Tag Archives: José Andres

Arrivals / Departures

In the wine world (and in the rest of life, I suppose) nothing lasts forever. Wines come and wines go. Some diminish in quantity slowly and others disappear in a heart beat, but one way or another they all grow scarce before becoming extinct.

Fortunately for wine drinkers, the joy of a new discovery is matched by the familiar pleasure of a well loved favorite. Exploring new regions and grape varieties is always exciting, but so is revisiting familiar territory to see how a particular wine or producer has evolved over time.

This week we have some fine examples of new wines that are just starting on their journey in the marketplace as well as mature wines that are the last examples of their particular vintage. Check out the following selections from our ever changing collection and act fast if you want to pick up some of the end-of-vintage wines before they are gone.

Here too is a quick recipe using the best of late summer seasonal produce. This recipe comes from the famous Catalan chef Ferran Adrià by way of the increasingly (thanks to his new show on PBS) well known Asturian chef José Andrés. I’ve adapted the recipe a bit to simplify things, but you can find the original version of this recipe along with dozens more in the boxed set of recipe cards called ‘Tapas Deck’ ($14.95 at The Spanish Table) by José Andrés and Richard Wolffe.

 

Tomato and Watermelon Skewers

(Serves 6 as a tapa)

Ingredients:

6cherry tomatoes cut in half

121 inch cubes of freshly cut watermelon

1-tablespoon of fresh lemon juice

1teaspoon lemon zest

¼ cup-sherry vinegar

¼ cup-Spanish extra virgin olive oil

1-tablespoon sea salt

1-tablespoon minced parsley

12toothpicks

Directions:

For the dressing, combine the lemon juice, lemon zest, sherry vinegar, olive oil, salt and parsley in a bowl and mix briefly.

Skewer each tomato half (cut side up) with a toothpick, followed by a watermelon cube on the bottom. Stand the skewers up on a plate. Pour the dressing over the skewered fruit and serve.

 

Aveleda Fonte Vinho Verde The non-vintage version of Aveleda Vinho Verde has just come in with a new look and name. Now called ‘Fonte’, this is in fact the same fresh, spritzy white wine you know and love. Light mineral foundation and abundant citrus aroma and flavor combine to create this uniquely delicious white wine that is low in alcohol and big on refreshment. $7.99

 

Dorado Alvarinho 2006 Marcial Dorado, from Galicia in Spain, makes this excellent 100% Alvarinho wine in the Vinho Verde region of Portugal. After searching in vain for the perfect Albariño vineyard in Spain, he crossed the Minho River and bought a vineyard of 70 year old Alvarinho located just above the little town of Melgaço where he also built a small gravity fed (no pumping of wine from tank to tank) winery called Quinta do Feital. The unoaked ‘Dorado’, the flagship of the winery, is rich with melon and pear aromas and flavors. Bright acidity punctuates the ripe fruit character, creating a long, lingering finish. A quantum leap in quality compared to just about any other Vinho Verde. $28.99

 

Auratus 2007 This blend of two local grapes sourced from the northern end of Portugal is a declassified Vinho Verde (officially it is a ‘Vinho Regional do Minho’) made by Marcial Dorado at Quinta do Feital from a blend of Alvarinho and Trajadura grapes, vinified without any use of oak. The lean, flinty mineral notes from the Trajadura blend effortlessly with the riper melon and citrus scented Alvarinho. This crisp, dry wine will find favor with both Spanish Albarino appreciators as well as Portuguese Vinho Verde drinkers. $17.99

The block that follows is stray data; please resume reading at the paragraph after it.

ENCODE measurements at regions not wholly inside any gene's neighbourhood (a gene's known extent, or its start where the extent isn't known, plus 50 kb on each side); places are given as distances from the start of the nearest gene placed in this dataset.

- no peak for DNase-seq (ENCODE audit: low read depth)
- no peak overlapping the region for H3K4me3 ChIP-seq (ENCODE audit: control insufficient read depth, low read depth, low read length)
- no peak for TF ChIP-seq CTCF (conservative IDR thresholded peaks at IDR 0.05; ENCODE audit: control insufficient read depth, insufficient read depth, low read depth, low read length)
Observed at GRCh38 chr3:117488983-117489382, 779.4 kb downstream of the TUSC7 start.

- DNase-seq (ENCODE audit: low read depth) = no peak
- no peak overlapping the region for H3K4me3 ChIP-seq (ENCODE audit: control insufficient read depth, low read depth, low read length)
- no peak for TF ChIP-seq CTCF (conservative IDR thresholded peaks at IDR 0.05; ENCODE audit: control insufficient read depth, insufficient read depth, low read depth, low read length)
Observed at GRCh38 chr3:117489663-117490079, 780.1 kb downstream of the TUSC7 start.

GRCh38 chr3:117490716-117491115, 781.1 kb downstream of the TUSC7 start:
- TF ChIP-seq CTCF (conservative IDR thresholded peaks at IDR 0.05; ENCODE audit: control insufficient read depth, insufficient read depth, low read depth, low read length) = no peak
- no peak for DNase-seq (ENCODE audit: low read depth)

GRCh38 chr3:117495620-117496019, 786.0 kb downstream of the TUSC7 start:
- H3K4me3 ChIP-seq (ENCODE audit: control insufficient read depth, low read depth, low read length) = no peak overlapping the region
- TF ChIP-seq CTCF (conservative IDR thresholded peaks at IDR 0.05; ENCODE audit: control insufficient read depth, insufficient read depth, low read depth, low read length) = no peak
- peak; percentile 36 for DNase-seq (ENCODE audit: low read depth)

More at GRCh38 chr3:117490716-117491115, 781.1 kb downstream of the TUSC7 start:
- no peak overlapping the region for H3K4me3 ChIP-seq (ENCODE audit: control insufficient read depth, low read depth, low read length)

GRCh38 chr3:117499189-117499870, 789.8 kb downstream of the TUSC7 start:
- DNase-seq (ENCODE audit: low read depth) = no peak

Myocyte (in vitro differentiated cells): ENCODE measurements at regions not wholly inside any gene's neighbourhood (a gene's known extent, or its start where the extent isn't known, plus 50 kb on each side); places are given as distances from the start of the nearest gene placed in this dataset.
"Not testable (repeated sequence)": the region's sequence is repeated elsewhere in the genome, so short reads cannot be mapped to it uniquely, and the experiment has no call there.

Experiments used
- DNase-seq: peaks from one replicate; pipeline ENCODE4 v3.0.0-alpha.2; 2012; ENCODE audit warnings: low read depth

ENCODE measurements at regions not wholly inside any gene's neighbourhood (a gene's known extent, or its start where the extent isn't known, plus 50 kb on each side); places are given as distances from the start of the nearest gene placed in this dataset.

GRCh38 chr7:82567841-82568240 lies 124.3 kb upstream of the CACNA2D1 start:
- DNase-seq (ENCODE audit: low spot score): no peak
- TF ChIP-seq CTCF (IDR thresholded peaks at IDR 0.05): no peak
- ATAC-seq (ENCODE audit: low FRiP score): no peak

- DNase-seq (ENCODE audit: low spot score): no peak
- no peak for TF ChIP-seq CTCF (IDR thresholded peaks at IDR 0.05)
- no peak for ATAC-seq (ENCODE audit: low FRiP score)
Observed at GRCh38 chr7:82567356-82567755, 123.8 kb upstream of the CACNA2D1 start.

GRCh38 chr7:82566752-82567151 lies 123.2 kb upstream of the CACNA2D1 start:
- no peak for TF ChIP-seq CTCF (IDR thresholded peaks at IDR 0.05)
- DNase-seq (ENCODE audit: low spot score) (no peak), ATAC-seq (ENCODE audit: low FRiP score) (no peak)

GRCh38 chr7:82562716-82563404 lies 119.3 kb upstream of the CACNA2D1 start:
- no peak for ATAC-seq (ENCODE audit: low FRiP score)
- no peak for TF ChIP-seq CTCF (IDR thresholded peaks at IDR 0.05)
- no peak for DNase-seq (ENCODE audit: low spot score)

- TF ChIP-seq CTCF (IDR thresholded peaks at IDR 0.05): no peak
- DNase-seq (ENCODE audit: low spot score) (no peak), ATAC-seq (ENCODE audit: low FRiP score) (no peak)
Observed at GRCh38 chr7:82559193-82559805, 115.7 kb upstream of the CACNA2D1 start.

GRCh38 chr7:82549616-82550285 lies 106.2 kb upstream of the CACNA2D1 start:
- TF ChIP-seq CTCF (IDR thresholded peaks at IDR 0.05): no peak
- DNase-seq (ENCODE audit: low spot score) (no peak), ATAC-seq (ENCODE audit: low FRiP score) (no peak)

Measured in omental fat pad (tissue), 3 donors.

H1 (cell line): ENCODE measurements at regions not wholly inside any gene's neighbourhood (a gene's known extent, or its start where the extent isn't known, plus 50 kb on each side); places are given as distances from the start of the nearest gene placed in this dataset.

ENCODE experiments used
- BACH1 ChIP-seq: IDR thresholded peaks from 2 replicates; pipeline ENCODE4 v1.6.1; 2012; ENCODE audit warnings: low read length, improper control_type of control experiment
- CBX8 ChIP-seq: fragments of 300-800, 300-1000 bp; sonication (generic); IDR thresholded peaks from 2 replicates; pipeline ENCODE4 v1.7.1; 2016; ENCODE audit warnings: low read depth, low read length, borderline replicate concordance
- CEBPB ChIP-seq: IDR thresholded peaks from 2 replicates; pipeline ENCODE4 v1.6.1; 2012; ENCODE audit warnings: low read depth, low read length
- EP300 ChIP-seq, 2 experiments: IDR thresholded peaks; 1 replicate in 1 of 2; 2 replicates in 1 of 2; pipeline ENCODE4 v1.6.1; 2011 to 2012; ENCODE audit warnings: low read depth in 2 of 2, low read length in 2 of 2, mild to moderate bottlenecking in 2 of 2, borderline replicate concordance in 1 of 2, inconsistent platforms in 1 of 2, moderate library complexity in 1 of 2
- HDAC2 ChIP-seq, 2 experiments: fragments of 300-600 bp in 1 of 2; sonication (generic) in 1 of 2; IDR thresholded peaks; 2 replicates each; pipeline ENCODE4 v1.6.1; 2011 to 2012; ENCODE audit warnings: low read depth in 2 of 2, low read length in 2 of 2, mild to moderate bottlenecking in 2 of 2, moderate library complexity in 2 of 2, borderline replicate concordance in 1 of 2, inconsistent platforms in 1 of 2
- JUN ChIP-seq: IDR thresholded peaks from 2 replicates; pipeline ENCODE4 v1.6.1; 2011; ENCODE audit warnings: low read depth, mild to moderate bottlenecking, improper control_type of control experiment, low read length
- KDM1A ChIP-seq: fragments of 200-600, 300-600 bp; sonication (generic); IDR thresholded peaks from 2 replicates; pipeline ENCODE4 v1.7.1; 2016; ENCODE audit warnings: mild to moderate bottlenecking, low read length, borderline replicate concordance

Quinta do Infantado Reserva 2003 One of our favorite small Porto producers, Quinta do Infantado, has made their first Reserva level red wine. This dark, rich, elegant blend of traditional Douro region grapes was made from the same field blend as used in the Porto. The fruit was crushed by foot in stone lagares, fermented in tank and then aged for 18 months in oak. This small production wine (just over 500 cases, total production) is expressive and full bodied while retaining a fine balance of aromas and flavors. Dark berry fruit character rounds out brambly herb and mineral back notes. $35.99 (very limited)

 

Rioja Bordon Crianza 2001 The last five cases of this excellent, very well priced, traditionally styled Rioja wine are going fast. A few months ago Jon Bonné from The San Francisco Chronicle described the wine well. He said: “Traditionally made Rioja, in well-worn American oak casks, wears its age remarkably well. More basic Crianza wines are meant to drink young. But this one from Bodegas Franco-Espanolas (founded when 19th-century Frenchmen journeyed south to find a solution to phylloxera that devastated Bordeaux) radiates with all the beauties of aged Rioja. Hints of wood and coriander merge with dried cherries and an almost translucent softness.” $11.99

 

Finca Valpiedra Reserva 2001 We are down to the last few cases of this superlative Rioja from the picture perfect 2001 vintage. This rare single vineyard wine, fashioned from 90% Tempranillo with the balance made up of Cabernet Sauvignon, Mazuelo and Graciano is dark garnet colored with smooth, well integrated oak aroma and tannins adding contrast to the silky, ripe fruit character. In the upcoming 2004 vintage (the wine is only made in the best years) the wine will get the new “vinos de pagos” designation (indicating a wine made from only estate grown fruit and made on the same property as the vineyard) and will go up significantly in price. $23.99

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Filed under Portugal, Recipes, Red Wine, Spain, White Wine

Vintage Change Is Good

One of the many fun parts of being the ‘wine guy’ is finding new, exciting wines made by little known producers in far flung regions. Another rewarding part of the job is watching wines change from vintage to vintage. This week we have some excellent wines that showcase both the new and the re-new.